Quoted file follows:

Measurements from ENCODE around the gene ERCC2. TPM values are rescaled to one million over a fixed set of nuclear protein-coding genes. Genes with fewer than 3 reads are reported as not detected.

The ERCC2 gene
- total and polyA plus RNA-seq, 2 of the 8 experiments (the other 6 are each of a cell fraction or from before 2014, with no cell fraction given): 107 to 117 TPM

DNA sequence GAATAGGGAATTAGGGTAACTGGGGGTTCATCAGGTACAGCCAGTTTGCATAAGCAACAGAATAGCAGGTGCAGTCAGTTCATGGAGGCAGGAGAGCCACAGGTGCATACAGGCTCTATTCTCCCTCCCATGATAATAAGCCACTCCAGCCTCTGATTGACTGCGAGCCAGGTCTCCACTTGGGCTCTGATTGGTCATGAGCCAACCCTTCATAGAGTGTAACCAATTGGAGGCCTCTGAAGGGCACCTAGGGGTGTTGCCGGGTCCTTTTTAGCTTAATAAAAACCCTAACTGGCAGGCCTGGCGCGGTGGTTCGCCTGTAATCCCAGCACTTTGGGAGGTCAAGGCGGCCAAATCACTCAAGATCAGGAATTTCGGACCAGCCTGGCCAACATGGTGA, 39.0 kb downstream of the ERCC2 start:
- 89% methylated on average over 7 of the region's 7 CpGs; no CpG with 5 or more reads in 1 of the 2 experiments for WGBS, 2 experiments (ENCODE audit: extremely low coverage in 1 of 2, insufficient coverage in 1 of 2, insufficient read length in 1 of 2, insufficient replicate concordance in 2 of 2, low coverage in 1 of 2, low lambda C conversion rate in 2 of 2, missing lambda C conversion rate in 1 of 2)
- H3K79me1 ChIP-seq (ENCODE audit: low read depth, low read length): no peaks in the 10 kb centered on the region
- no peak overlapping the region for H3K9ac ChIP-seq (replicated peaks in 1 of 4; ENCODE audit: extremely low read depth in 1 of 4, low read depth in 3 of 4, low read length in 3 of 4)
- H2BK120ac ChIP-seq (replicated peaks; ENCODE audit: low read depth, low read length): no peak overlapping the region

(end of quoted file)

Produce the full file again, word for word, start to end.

Measurements from ENCODE around the gene ERCC2. TPM values are rescaled to one million over a fixed set of nuclear protein-coding genes. Genes with fewer than 3 reads are reported as not detected.

The ERCC2 gene
- total and polyA plus RNA-seq, 2 of the 8 experiments (the other 6 are each of a cell fraction or from before 2014, with no cell fraction given): 107 to 117 TPM

DNA sequence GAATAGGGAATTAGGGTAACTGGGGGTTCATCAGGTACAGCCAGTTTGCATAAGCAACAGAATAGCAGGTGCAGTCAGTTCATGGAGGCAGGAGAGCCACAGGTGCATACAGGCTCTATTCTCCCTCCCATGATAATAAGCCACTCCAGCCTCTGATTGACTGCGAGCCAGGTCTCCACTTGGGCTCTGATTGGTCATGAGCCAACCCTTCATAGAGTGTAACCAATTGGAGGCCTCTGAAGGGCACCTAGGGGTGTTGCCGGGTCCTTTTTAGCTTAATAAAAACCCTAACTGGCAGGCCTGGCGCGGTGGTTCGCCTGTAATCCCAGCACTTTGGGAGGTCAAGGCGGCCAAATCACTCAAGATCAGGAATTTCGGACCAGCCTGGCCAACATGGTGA, 39.0 kb downstream of the ERCC2 start:
- 89% methylated on average over 7 of the region's 7 CpGs; no CpG with 5 or more reads in 1 of the 2 experiments for WGBS, 2 experiments (ENCODE audit: extremely low coverage in 1 of 2, insufficient coverage in 1 of 2, insufficient read length in 1 of 2, insufficient replicate concordance in 2 of 2, low coverage in 1 of 2, low lambda C conversion rate in 2 of 2, missing lambda C conversion rate in 1 of 2)
- H3K79me1 ChIP-seq (ENCODE audit: low read depth, low read length): no peaks in the 10 kb centered on the region
- no peak overlapping the region for H3K9ac ChIP-seq (replicated peaks in 1 of 4; ENCODE audit: extremely low read depth in 1 of 4, low read depth in 3 of 4, low read length in 3 of 4)
- H2BK120ac ChIP-seq (replicated peaks; ENCODE audit: low read depth, low read length): no peak overlapping the region